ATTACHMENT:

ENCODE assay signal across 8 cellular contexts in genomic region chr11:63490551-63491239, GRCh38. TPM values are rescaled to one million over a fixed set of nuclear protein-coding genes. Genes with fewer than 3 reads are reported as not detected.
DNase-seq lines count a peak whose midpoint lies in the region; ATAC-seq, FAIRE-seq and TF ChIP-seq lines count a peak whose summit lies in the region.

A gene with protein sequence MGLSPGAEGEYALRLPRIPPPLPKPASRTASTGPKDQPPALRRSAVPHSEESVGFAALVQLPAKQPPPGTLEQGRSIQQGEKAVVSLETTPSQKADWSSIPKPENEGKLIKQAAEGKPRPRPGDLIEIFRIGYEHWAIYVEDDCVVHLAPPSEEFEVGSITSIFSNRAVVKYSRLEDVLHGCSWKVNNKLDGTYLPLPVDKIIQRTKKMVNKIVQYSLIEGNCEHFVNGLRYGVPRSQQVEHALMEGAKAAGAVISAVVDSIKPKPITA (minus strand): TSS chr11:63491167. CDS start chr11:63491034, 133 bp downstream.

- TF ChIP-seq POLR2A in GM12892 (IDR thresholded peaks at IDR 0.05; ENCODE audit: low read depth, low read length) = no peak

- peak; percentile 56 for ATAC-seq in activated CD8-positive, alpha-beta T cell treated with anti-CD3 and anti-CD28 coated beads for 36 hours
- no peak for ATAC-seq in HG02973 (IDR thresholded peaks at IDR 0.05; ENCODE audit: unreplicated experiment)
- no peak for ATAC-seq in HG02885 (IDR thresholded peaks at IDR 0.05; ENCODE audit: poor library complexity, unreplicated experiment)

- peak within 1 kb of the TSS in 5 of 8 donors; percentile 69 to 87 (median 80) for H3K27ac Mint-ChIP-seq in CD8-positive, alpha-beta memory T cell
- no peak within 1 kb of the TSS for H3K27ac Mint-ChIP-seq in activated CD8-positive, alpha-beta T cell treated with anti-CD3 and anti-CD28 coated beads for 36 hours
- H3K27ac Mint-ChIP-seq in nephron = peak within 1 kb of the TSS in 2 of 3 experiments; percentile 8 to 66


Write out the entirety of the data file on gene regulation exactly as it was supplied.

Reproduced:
ENCODE assay signal across 8 cellular contexts in genomic region chr11:63490551-63491239, GRCh38. TPM values are rescaled to one million over a fixed set of nuclear protein-coding genes. Genes with fewer than 3 reads are reported as not detected.
DNase-seq lines count a peak whose midpoint lies in the region; ATAC-seq, FAIRE-seq and TF ChIP-seq lines count a peak whose summit lies in the region.

A gene with protein sequence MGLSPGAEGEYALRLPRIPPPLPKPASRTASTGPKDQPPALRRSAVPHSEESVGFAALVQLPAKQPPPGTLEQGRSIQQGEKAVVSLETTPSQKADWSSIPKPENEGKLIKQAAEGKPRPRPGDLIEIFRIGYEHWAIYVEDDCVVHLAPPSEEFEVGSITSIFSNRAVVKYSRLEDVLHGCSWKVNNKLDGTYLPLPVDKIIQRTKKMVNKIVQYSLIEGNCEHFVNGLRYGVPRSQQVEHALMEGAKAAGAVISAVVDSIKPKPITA (minus strand): TSS chr11:63491167. CDS start chr11:63491034, 133 bp downstream.

- TF ChIP-seq POLR2A in GM12892 (IDR thresholded peaks at IDR 0.05; ENCODE audit: low read depth, low read length) = no peak

- peak; percentile 56 for ATAC-seq in activated CD8-positive, alpha-beta T cell treated with anti-CD3 and anti-CD28 coated beads for 36 hours
- no peak for ATAC-seq in HG02973 (IDR thresholded peaks at IDR 0.05; ENCODE audit: unreplicated experiment)
- no peak for ATAC-seq in HG02885 (IDR thresholded peaks at IDR 0.05; ENCODE audit: poor library complexity, unreplicated experiment)

- peak within 1 kb of the TSS in 5 of 8 donors; percentile 69 to 87 (median 80) for H3K27ac Mint-ChIP-seq in CD8-positive, alpha-beta memory T cell
- no peak within 1 kb of the TSS for H3K27ac Mint-ChIP-seq in activated CD8-positive, alpha-beta T cell treated with anti-CD3 and anti-CD28 coated beads for 36 hours
- H3K27ac Mint-ChIP-seq in nephron = peak within 1 kb of the TSS in 2 of 3 experiments; percentile 8 to 66